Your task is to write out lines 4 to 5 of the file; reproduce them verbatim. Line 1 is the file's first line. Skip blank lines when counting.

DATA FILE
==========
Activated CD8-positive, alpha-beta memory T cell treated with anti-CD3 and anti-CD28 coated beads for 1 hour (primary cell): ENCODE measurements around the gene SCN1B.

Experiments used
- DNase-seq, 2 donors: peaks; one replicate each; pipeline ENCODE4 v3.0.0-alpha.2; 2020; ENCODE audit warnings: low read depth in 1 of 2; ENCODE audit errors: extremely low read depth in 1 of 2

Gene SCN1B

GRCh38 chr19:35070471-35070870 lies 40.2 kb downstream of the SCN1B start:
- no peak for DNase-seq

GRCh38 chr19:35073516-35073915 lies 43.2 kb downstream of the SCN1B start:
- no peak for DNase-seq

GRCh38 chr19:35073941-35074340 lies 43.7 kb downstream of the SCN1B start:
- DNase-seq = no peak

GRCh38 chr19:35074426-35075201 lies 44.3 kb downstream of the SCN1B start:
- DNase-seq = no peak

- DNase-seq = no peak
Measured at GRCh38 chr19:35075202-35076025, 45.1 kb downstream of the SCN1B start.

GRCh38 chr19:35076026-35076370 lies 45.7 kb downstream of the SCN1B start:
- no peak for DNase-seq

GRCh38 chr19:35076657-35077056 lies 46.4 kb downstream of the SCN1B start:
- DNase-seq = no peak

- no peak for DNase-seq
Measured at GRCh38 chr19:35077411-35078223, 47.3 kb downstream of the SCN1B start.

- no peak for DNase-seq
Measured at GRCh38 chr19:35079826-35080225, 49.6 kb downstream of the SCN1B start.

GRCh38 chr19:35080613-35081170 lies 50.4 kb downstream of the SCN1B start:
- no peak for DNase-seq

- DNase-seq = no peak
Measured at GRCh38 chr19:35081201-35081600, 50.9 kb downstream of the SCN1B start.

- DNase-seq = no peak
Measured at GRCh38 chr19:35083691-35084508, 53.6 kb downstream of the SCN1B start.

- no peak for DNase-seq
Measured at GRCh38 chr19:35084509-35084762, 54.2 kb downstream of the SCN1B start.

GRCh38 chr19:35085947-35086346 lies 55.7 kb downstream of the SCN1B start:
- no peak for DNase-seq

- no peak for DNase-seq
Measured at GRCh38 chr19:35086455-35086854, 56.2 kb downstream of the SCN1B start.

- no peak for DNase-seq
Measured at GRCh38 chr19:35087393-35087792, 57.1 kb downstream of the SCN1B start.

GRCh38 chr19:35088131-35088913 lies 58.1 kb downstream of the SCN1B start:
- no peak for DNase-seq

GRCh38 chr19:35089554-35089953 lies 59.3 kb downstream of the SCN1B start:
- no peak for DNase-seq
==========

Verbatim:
Gene SCN1B

GRCh38 chr19:35070471-35070870 lies 40.2 kb downstream of the SCN1B start: